Tuesday, May 31, 2005

California and Energy - a volatile mix

You would think that after the 'deregulation' fiasco 10 years ago that the public would tell the politicians to keep their hands off, but this is California where it is impossible to hold anyone accountable. After a 30 year legacy of the Energy Commission stopping construction of any proposed power plants, it isn't hard to figure that maybe we ought to get some built. Unfortunately, the investor-owned utilities are out of the generation business and don't really want to get back in. They get guaranteed returns on delivering power and pass through to the customers whatever costs the California Independent System operator manages to procure. The ISO, by the way, is a completely unaccountable public entity which sets its own agenda. Notice that in this whole pack of organizations, there is not one of them with any reason to care what their customers might think.
As a result, we are now on the fast track to a real customer pleasing program called Critical Peak Pricing, the sole purpose of which is to charge prices at times when power is short that are so high that customers will stop using electricity. This solves all problems - utilities make money,nobody has to worry about building new power plants and once again politicians have solved a problem. Everybody that matters is happy. It is just the customers who are inconvenienced.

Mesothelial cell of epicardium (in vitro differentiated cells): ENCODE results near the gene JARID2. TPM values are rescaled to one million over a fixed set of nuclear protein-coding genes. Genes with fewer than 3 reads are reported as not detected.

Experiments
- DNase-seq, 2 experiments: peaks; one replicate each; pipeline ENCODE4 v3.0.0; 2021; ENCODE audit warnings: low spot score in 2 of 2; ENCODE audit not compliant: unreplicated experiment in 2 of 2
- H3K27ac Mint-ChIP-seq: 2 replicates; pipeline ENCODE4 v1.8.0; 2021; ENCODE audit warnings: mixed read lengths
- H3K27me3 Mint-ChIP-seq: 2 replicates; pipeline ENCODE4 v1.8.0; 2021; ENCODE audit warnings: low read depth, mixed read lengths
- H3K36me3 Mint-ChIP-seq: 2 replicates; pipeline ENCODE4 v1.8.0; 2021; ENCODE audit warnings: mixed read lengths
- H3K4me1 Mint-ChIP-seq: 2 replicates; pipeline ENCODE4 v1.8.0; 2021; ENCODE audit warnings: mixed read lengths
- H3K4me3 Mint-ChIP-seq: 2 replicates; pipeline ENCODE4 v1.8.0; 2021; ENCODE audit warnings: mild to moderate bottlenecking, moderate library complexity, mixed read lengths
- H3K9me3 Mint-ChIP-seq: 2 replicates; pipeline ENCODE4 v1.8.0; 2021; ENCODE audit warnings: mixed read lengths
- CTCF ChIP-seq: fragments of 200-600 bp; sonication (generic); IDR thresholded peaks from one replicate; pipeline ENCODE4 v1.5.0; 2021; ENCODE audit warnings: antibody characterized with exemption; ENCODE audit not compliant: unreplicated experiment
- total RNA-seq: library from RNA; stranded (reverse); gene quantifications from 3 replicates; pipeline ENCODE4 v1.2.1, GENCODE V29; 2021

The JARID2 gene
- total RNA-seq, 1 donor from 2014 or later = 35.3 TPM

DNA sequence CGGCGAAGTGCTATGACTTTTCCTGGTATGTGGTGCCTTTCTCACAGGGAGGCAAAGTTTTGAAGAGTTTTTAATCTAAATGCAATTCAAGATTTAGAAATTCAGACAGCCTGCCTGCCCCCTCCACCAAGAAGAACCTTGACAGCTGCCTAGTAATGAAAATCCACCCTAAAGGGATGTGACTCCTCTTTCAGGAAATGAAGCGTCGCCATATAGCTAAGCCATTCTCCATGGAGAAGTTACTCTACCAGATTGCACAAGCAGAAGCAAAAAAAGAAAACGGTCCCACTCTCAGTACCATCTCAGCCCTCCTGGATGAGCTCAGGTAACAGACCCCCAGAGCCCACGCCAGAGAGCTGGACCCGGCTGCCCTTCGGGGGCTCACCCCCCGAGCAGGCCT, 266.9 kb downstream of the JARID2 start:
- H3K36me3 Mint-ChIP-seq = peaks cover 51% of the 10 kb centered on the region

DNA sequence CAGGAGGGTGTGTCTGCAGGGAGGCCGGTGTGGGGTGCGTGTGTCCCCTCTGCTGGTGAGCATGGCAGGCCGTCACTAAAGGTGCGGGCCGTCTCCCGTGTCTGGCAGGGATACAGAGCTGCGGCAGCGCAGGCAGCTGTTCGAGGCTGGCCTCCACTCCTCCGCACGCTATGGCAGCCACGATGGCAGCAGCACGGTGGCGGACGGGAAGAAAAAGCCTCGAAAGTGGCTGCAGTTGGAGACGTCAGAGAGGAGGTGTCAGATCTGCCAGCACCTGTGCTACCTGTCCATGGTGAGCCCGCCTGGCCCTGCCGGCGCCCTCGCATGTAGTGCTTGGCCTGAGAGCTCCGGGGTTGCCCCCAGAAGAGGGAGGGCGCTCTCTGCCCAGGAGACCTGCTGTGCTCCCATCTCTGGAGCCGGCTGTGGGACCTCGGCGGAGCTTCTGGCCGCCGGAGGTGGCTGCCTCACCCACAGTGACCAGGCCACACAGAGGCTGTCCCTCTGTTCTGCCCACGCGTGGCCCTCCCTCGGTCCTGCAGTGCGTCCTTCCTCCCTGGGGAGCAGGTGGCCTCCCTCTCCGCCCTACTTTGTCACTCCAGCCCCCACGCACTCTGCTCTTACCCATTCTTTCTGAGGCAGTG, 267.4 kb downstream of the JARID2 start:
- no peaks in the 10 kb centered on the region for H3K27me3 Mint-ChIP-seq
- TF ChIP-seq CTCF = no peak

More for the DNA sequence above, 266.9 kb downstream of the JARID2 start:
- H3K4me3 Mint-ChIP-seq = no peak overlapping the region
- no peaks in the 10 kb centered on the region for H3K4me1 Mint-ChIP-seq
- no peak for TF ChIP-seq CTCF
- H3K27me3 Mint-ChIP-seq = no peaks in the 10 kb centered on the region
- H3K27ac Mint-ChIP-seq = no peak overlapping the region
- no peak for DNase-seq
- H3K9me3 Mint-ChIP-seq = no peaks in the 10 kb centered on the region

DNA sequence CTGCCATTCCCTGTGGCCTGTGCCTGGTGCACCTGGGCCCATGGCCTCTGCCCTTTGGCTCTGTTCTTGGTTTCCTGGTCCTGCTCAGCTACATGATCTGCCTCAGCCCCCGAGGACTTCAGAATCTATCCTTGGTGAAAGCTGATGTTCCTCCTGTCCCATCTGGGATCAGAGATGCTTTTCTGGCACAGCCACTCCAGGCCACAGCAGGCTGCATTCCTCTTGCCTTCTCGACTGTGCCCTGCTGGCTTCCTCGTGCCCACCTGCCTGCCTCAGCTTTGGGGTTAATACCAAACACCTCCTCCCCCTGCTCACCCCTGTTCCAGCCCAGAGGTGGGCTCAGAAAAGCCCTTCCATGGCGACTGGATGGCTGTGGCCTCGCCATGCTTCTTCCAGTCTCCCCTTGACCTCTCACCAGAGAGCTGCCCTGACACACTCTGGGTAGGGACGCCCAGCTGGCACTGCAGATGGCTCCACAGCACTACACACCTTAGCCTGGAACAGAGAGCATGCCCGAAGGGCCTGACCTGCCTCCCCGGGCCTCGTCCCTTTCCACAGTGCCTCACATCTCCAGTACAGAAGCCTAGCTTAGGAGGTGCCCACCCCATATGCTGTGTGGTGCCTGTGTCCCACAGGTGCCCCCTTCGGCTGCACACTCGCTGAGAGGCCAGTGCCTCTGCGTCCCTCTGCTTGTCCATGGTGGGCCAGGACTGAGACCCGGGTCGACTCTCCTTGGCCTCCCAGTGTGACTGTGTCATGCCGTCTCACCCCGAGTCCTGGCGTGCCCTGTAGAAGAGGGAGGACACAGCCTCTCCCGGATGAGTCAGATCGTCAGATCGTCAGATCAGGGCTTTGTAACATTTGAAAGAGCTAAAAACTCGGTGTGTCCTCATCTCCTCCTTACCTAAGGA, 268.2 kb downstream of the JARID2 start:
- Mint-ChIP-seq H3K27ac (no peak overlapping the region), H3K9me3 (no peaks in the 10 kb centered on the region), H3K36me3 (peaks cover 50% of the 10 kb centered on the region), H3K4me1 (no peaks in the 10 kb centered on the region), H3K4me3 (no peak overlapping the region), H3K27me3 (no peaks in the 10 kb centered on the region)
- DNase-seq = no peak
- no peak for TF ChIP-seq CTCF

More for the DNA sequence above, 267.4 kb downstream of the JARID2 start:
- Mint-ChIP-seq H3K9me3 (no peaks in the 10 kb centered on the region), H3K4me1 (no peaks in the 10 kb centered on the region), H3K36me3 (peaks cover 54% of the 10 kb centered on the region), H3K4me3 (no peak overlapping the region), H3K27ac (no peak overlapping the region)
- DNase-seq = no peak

There is another approach. Which is to build - or contract- for sufficient powet to supply the requirements of your customers.
California cities to dedicate Magnolia plant
The mayors and utility officials for six Southern California cities (Anaheim, Burbank, Cerritos, Colton, Glendale and Pasadena) participating in the 310-MW Magnolia Power Project will gather in Burbank on June 2 for the dedication ceremony.

The dedication will celebrate the largest municipal power plant built since the energy crisis of 2000-2001, project organizers said. The baseload plant will be available immediately to meet the customer needs of the participating cities.

The six cities have joined together under the Southern California Public Power Authority to secure lower cost energy supplies by building and operating their own power plant, which replaces a 1941 Burbank Water & Power plant. The new combined-cycle, natural gas-fueled plant is twice as efficient and 90 percent cleaner than the older units it replaces, the cities said. Air emissions will be controlled for nitrogen oxides and other gases with the use of the best available control equipment.